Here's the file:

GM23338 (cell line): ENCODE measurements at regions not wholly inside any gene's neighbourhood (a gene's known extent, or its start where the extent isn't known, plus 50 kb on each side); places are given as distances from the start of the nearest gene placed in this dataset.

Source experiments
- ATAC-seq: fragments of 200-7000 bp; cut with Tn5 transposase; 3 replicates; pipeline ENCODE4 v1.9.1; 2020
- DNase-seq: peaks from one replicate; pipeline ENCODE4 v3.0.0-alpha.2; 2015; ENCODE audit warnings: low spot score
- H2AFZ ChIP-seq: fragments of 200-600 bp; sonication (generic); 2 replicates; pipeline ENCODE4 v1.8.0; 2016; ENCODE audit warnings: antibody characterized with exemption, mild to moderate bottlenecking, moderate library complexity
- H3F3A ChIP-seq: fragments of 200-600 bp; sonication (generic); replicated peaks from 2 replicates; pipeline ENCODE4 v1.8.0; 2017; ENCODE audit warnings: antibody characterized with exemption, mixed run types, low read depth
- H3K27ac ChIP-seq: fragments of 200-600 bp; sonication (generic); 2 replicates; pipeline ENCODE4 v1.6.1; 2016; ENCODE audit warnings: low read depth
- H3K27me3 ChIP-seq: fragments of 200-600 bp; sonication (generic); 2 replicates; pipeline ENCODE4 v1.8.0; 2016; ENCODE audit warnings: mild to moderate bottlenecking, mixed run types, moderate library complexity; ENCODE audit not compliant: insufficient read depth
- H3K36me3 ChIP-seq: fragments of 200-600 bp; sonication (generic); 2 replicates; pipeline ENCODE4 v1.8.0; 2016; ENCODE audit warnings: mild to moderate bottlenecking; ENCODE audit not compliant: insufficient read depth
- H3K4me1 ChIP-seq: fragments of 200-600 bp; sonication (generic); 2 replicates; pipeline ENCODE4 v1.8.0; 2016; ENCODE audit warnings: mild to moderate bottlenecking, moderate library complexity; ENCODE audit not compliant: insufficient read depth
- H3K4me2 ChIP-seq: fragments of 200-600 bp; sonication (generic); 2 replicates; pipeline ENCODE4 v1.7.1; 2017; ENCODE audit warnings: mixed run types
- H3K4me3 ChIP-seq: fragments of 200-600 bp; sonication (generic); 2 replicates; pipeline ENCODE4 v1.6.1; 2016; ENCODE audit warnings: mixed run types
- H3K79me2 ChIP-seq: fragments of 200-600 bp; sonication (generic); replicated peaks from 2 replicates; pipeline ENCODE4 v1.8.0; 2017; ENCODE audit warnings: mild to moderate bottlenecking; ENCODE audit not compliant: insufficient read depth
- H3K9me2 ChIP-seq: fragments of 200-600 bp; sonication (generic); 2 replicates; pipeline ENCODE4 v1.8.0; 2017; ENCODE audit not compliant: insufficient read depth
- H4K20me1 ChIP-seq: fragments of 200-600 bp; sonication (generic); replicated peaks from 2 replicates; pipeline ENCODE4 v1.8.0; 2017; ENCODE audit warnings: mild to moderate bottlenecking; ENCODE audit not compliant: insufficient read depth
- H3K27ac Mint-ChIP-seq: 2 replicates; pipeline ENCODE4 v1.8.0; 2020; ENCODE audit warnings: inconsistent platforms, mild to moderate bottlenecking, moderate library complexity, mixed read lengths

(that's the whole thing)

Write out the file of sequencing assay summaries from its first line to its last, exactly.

GM23338 (cell line): ENCODE measurements at regions not wholly inside any gene's neighbourhood (a gene's known extent, or its start where the extent isn't known, plus 50 kb on each side); places are given as distances from the start of the nearest gene placed in this dataset.

Source experiments
- ATAC-seq: fragments of 200-7000 bp; cut with Tn5 transposase; 3 replicates; pipeline ENCODE4 v1.9.1; 2020
- DNase-seq: peaks from one replicate; pipeline ENCODE4 v3.0.0-alpha.2; 2015; ENCODE audit warnings: low spot score
- H2AFZ ChIP-seq: fragments of 200-600 bp; sonication (generic); 2 replicates; pipeline ENCODE4 v1.8.0; 2016; ENCODE audit warnings: antibody characterized with exemption, mild to moderate bottlenecking, moderate library complexity
- H3F3A ChIP-seq: fragments of 200-600 bp; sonication (generic); replicated peaks from 2 replicates; pipeline ENCODE4 v1.8.0; 2017; ENCODE audit warnings: antibody characterized with exemption, mixed run types, low read depth
- H3K27ac ChIP-seq: fragments of 200-600 bp; sonication (generic); 2 replicates; pipeline ENCODE4 v1.6.1; 2016; ENCODE audit warnings: low read depth
- H3K27me3 ChIP-seq: fragments of 200-600 bp; sonication (generic); 2 replicates; pipeline ENCODE4 v1.8.0; 2016; ENCODE audit warnings: mild to moderate bottlenecking, mixed run types, moderate library complexity; ENCODE audit not compliant: insufficient read depth
- H3K36me3 ChIP-seq: fragments of 200-600 bp; sonication (generic); 2 replicates; pipeline ENCODE4 v1.8.0; 2016; ENCODE audit warnings: mild to moderate bottlenecking; ENCODE audit not compliant: insufficient read depth
- H3K4me1 ChIP-seq: fragments of 200-600 bp; sonication (generic); 2 replicates; pipeline ENCODE4 v1.8.0; 2016; ENCODE audit warnings: mild to moderate bottlenecking, moderate library complexity; ENCODE audit not compliant: insufficient read depth
- H3K4me2 ChIP-seq: fragments of 200-600 bp; sonication (generic); 2 replicates; pipeline ENCODE4 v1.7.1; 2017; ENCODE audit warnings: mixed run types
- H3K4me3 ChIP-seq: fragments of 200-600 bp; sonication (generic); 2 replicates; pipeline ENCODE4 v1.6.1; 2016; ENCODE audit warnings: mixed run types
- H3K79me2 ChIP-seq: fragments of 200-600 bp; sonication (generic); replicated peaks from 2 replicates; pipeline ENCODE4 v1.8.0; 2017; ENCODE audit warnings: mild to moderate bottlenecking; ENCODE audit not compliant: insufficient read depth
- H3K9me2 ChIP-seq: fragments of 200-600 bp; sonication (generic); 2 replicates; pipeline ENCODE4 v1.8.0; 2017; ENCODE audit not compliant: insufficient read depth
- H4K20me1 ChIP-seq: fragments of 200-600 bp; sonication (generic); replicated peaks from 2 replicates; pipeline ENCODE4 v1.8.0; 2017; ENCODE audit warnings: mild to moderate bottlenecking; ENCODE audit not compliant: insufficient read depth
- H3K27ac Mint-ChIP-seq: 2 replicates; pipeline ENCODE4 v1.8.0; 2020; ENCODE audit warnings: inconsistent platforms, mild to moderate bottlenecking, moderate library complexity, mixed read lengths